Riverside County News Release: Supervisors unanimously approve solar policy with $450 per-acre payment
The Riverside County Board of Supervisors voted 5-0 Tuesday to approve a comprehensive solar power plant policy requiring large-scale solar developers to pay a $450 per-acre payment to compensate the county for the use of its property and for committing vast tracts of land exclusively to solar development.
Supervisor John J. Benoit, whose district is home to nearly all of the solar projects proposed in the county, offered credits and incentives that will allow the companies to reduce the amount they pay to the county by as much as 50 percent. Among the incentives is a credit for hiring local workers and a credit for creating permanent jobs for local workers.
“I’m convinced that this is the right thing to do, not for us, not for the Board of Supervisors, but for our grandchildren and the future of Riverside County,” Benoit said. “The jobs are coming. If I wasn’t sure of that, I wouldn’t be for this,”
The approval of the policy, including major changes to the County’s General Plan and zoning, comes after four months of negotiations between County representatives and representatives of 12 solar companies.
Many of the changes requested by the solar companies were incorporated in the policy, including a credit for any property taxes the developers pay. Large-scale solar projects are largely exempt from property tax in California, but developers had asked for recognition of the small payments they make, and the policy reflects those payments.
More than 20 projects are currently planned for the County, covering an estimated 118,000 acres in eastern Riverside County. The projects are expected to dramatically change the look of the desert, eliminating all other potential uses. The policy approved Tuesday addresses one of the largest land-use decisions the board has ever had to make.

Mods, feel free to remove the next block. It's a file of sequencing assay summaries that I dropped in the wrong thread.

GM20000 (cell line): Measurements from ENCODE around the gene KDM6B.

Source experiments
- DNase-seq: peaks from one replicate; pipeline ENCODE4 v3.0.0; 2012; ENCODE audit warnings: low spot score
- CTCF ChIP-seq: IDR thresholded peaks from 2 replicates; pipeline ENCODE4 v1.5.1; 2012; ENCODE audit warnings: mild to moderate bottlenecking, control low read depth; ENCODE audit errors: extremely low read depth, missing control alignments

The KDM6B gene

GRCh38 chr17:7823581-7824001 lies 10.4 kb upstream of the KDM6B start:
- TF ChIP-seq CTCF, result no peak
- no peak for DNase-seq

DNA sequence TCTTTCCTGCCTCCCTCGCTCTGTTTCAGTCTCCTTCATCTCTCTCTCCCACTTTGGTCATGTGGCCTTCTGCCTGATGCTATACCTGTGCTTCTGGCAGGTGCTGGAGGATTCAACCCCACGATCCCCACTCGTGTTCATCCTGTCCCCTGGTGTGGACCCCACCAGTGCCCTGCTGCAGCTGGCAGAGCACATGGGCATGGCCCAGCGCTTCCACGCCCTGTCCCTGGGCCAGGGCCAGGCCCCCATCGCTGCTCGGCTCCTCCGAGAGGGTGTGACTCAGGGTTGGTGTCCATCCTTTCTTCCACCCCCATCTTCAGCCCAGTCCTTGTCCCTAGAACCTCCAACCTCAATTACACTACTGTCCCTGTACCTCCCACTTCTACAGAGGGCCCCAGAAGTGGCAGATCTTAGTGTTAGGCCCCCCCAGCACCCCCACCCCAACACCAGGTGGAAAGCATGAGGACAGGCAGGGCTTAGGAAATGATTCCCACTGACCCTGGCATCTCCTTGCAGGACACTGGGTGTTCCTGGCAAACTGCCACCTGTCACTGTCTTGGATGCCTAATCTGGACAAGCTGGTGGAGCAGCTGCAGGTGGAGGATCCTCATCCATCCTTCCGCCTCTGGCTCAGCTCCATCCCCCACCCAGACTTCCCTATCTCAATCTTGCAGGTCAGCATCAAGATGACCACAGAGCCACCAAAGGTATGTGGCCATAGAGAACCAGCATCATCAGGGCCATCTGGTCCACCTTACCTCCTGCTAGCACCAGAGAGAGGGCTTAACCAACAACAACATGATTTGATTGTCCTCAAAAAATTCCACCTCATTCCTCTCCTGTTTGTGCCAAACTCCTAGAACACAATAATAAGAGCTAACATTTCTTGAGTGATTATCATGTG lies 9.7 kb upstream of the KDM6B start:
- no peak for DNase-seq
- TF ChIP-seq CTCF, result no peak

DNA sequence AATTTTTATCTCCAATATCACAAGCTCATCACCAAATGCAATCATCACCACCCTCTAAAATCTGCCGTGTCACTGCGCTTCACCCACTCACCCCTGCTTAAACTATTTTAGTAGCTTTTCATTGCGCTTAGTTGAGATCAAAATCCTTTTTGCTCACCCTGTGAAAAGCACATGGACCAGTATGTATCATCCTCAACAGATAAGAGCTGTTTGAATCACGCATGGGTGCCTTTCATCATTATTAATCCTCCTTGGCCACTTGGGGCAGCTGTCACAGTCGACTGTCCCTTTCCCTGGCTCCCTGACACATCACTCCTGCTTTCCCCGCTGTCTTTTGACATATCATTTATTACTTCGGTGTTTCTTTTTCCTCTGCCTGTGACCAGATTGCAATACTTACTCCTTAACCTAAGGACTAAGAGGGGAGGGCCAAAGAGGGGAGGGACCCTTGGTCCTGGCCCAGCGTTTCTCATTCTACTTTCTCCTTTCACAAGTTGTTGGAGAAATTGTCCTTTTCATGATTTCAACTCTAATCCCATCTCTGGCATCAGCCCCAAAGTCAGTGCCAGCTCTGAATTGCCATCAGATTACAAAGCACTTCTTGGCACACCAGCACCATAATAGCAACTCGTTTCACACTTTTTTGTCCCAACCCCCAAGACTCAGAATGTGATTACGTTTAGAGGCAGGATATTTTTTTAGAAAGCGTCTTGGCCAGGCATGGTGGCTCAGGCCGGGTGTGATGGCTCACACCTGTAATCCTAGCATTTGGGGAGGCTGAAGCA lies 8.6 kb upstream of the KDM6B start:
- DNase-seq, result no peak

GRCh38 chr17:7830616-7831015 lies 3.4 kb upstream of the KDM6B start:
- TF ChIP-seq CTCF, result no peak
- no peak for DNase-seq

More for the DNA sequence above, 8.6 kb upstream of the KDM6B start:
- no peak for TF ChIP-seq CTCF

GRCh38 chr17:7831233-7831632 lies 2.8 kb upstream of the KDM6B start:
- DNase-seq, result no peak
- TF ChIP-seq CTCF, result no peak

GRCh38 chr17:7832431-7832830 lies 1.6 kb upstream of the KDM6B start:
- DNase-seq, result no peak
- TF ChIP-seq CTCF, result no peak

“This is the responsible thing to do,” Chairman Bob Buster said, pointing out the historic nature of the vote.
The solar companies opposed the county’s initial proposal that the developers pay 2 percent on gross receipts and, later, a per-wattage fee. The County then proposed $640 per-acre payment which was opposed by solar industry representatives who wanted $140 per acre.
Supervisor Marion Ashley on Tuesday made a motion to lower the payment to $450 “to make it more competitive” for solar companies to build in Riverside County, and the other supervisors concurred.
To encourage more solar companies to come to Riverside County, Benoit offered the following incentives and credits:
A $1,500 per worker incentive for hiring local temporary construction workers from
Riverside or San Bernardino counties
A $2,500 per worker incentive for hiring permanent employees following completion of construction
A 3 to 5 percent reduction on the solar company’s base payment for collocation of transmission lines
• A 10 percent reduction for solar developers who begin work by Dec. 31, 2014
• A property tax credit for the portion that comes to Riverside County
To encourage more small solar projects, the Board of Supervisors said projects smaller than 20 megawatts will not be subject to the payment.
Benoit said eastern Riverside County has become the epicenter of solar farms for several reasons:
• Easy transmission access to keep interconnection fees low
• Superior sunshine (absorption)
• Plentiful flat land
• Close proximity to Los Angeles where the solar produced electricity will be sold
Supervisor Jeff Stone said Riverside County residents “must be compensated for the desert landscape that will be scarred forever.”
“Jobs are the most important thing we can do in this county,” Stone said. “Riverside County is setting a standard in the state and in the Sunbelt and others will be following suit.”